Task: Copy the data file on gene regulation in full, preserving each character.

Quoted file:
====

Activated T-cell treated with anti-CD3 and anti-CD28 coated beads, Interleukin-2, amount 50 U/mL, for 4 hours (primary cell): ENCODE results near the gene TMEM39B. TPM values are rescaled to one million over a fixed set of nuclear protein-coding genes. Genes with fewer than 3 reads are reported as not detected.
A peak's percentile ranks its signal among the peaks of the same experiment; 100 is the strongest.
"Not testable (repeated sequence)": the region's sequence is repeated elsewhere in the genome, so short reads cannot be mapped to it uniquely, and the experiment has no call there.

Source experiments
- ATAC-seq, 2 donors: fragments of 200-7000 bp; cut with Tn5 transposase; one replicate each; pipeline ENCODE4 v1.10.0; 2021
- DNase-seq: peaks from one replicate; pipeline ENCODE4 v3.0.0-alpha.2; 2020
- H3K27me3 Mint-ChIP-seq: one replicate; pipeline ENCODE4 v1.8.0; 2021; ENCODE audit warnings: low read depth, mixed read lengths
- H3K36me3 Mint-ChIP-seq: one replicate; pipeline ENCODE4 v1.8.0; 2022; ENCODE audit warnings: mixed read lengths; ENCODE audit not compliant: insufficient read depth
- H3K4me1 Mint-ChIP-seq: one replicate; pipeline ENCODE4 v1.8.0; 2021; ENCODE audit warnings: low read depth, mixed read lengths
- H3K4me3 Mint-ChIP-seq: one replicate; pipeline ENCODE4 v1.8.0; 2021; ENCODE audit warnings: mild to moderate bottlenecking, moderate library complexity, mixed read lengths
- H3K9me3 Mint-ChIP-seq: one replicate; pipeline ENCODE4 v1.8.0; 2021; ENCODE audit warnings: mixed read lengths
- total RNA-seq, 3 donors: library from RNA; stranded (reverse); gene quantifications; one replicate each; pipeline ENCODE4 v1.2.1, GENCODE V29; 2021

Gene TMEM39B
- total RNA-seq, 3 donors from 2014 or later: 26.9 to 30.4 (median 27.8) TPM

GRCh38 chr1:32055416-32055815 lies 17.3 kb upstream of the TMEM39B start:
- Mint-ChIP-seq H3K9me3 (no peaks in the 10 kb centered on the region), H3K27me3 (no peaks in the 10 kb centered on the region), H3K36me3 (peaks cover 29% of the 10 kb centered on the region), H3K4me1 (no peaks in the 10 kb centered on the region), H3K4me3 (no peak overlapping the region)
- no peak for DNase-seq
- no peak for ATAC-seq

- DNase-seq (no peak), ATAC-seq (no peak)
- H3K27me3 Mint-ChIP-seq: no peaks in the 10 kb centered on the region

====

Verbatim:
Activated T-cell treated with anti-CD3 and anti-CD28 coated beads, Interleukin-2, amount 50 U/mL, for 4 hours (primary cell): ENCODE results near the gene TMEM39B. TPM values are rescaled to one million over a fixed set of nuclear protein-coding genes. Genes with fewer than 3 reads are reported as not detected.
A peak's percentile ranks its signal among the peaks of the same experiment; 100 is the strongest.
"Not testable (repeated sequence)": the region's sequence is repeated elsewhere in the genome, so short reads cannot be mapped to it uniquely, and the experiment has no call there.

Source experiments
- ATAC-seq, 2 donors: fragments of 200-7000 bp; cut with Tn5 transposase; one replicate each; pipeline ENCODE4 v1.10.0; 2021
- DNase-seq: peaks from one replicate; pipeline ENCODE4 v3.0.0-alpha.2; 2020
- H3K27me3 Mint-ChIP-seq: one replicate; pipeline ENCODE4 v1.8.0; 2021; ENCODE audit warnings: low read depth, mixed read lengths
- H3K36me3 Mint-ChIP-seq: one replicate; pipeline ENCODE4 v1.8.0; 2022; ENCODE audit warnings: mixed read lengths; ENCODE audit not compliant: insufficient read depth
- H3K4me1 Mint-ChIP-seq: one replicate; pipeline ENCODE4 v1.8.0; 2021; ENCODE audit warnings: low read depth, mixed read lengths
- H3K4me3 Mint-ChIP-seq: one replicate; pipeline ENCODE4 v1.8.0; 2021; ENCODE audit warnings: mild to moderate bottlenecking, moderate library complexity, mixed read lengths
- H3K9me3 Mint-ChIP-seq: one replicate; pipeline ENCODE4 v1.8.0; 2021; ENCODE audit warnings: mixed read lengths
- total RNA-seq, 3 donors: library from RNA; stranded (reverse); gene quantifications; one replicate each; pipeline ENCODE4 v1.2.1, GENCODE V29; 2021

Gene TMEM39B
- total RNA-seq, 3 donors from 2014 or later: 26.9 to 30.4 (median 27.8) TPM

GRCh38 chr1:32055416-32055815 lies 17.3 kb upstream of the TMEM39B start:
- Mint-ChIP-seq H3K9me3 (no peaks in the 10 kb centered on the region), H3K27me3 (no peaks in the 10 kb centered on the region), H3K36me3 (peaks cover 29% of the 10 kb centered on the region), H3K4me1 (no peaks in the 10 kb centered on the region), H3K4me3 (no peak overlapping the region)
- no peak for DNase-seq
- no peak for ATAC-seq

- DNase-seq (no peak), ATAC-seq (no peak)
- H3K27me3 Mint-ChIP-seq: no peaks in the 10 kb centered on the region